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12 great Father’s Day gifts: Unique, geeky, affordable and sure to...

You say Dad already has a $50 smartphone-controlled drone? No problem: Here are 11 more tech toys you won't find at your local Walmart.

Target inks $18.5m deal with US states to settle 2013 data...

Fines equal around 8 hours of profit, that'll teach them Target, the shopping behemoth for people who are too classy to go to Walmart, has today reached a settlement with 47 states and the District of Columbia over the 2013 hacking incident that saw 70 million customers lose their personal information.…

Apple has a record $250 billion in the bank

Pressure for a huge acquisition—think Netflix or Tesla—may grow.

One-upping the NES Classic Edition with the Raspberry Pi 3 and...

NES Classic is no more, but luckily cheap hobbyist boards are great for little projects.

Theranos investors who pledge not to sue get Elizabeth Holmes’ shares...

After scandals and lawsuits, hobbling company is said to have $150 million left.

IBM announces enterprise-ready blockchain services that go beyond currency

The service is based on the Linux Foundation’s Hyperledger Fabric.

AMD’s Radeon memory business is slowing down

AMD's Radeon memory business has slowed down, with fewer products available in the U.S. and no new product releases since the introduction of the Polaris GPUs last year.Products are not being sold by key partners like Newegg, Best Buy, or TigerDirec...

What the end of net neutrality means for you

Now that Trump has taken office and is adorning his cabinet with fellow millionaires and billionaires, net neutrality is on the chopping block.

The principle that all internet traffic should be treated equally is all but dead. With net neutrality, Amazon, for example, can’t cut a deal with Time Warner to make its website come up faster than Walmart’s.

For all the talk of being for the common man, this administration won’t stand in the way of big businesses making deals. The internet was built on the very idea of net neutrality.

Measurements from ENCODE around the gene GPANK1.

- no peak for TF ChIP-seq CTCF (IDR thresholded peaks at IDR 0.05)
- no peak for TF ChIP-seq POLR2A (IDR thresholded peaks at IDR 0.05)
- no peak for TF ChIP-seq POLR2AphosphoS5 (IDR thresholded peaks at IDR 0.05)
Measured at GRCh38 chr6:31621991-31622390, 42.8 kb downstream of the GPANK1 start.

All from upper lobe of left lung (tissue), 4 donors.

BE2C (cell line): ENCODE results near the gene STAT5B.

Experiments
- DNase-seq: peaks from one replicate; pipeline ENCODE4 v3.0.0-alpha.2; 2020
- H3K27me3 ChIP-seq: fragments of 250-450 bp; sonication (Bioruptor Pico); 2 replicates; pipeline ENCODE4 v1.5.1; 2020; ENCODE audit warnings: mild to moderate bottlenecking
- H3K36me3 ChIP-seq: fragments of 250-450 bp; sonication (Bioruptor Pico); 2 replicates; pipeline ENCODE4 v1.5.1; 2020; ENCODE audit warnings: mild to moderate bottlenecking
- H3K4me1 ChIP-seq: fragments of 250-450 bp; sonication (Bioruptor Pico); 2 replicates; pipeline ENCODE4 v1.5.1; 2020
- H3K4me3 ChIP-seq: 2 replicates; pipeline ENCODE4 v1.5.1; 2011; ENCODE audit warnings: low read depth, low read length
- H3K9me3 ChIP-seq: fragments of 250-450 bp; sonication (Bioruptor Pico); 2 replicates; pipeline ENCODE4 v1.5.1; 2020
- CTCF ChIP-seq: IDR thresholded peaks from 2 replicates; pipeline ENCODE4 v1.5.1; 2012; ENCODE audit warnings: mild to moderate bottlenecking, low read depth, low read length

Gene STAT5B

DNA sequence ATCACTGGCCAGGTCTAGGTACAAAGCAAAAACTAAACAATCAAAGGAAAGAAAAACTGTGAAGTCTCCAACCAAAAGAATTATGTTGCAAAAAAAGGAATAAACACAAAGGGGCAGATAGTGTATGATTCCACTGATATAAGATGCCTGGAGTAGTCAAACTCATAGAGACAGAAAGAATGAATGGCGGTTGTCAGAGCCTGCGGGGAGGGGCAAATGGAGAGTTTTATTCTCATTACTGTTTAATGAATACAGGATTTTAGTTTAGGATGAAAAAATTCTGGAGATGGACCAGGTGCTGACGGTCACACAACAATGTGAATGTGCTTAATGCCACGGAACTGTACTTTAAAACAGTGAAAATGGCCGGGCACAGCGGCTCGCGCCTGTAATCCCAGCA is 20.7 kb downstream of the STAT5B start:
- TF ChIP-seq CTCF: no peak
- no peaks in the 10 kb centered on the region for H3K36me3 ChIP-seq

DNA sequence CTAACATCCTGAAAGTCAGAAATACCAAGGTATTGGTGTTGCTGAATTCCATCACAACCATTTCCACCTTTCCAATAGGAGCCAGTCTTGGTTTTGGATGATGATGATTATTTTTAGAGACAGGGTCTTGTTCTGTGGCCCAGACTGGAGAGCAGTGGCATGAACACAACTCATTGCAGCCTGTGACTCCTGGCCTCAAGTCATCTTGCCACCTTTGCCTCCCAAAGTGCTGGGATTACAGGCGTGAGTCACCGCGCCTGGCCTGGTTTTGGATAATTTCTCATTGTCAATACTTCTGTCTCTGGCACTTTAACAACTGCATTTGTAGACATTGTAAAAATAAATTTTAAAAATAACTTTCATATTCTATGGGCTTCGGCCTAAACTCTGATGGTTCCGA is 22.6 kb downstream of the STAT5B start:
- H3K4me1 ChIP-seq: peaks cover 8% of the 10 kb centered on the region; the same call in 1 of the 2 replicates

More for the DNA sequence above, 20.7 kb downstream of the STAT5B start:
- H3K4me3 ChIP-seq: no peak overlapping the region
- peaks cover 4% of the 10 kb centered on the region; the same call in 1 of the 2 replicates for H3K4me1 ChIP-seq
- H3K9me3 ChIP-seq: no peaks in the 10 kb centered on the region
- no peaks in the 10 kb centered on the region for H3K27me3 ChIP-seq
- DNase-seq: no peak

It has a history going back more than a century in “common carrier” laws, when Standard Oil was fined for creating a deal with a railroad (also a common carrier) in which it got a “rebate” whenever a competitor shipped oil on the line.

These kinds of deals create vertical monopolies to the disadvantage of consumers, escalating prices.

They also stifle innovation as they price access to the market out of the reach of startups and inventors.To read this article in full or to leave a comment, please click here

Biometrics leads to arrest of accused child molester on the lam...

Enlarge / Nearly two-decade-old photos of a suspected child molester matched a 2007 passport photo via a biometrics analysis by the FBI, leading to Charles Hollin's arrest in Oregon.FBI / Aurich Lawson reader comments 50 Share this story A fugitive suspected of molesting a 10-year-old Indiana girl 17 years ago has been arrested after the Federal Bureau of Investigation employed facial recognition technology, according to court documents.

The bureau said the suspect's US passport photo in December was run though a Facial Analysis, Comparison, and Evaluation (FACE) test, and it matched photos taken before he disappeared nearly two decades ago. Charles Hollin, 61, was arrested in Salem, Oregon last week at a Walmart where he works. He had both Minnesota and Oregon driver's licenses with his picture on them.

The agency said it did not perform a biometrics analysis with those databases because they have not opened up their DMV roles for the bureau to search.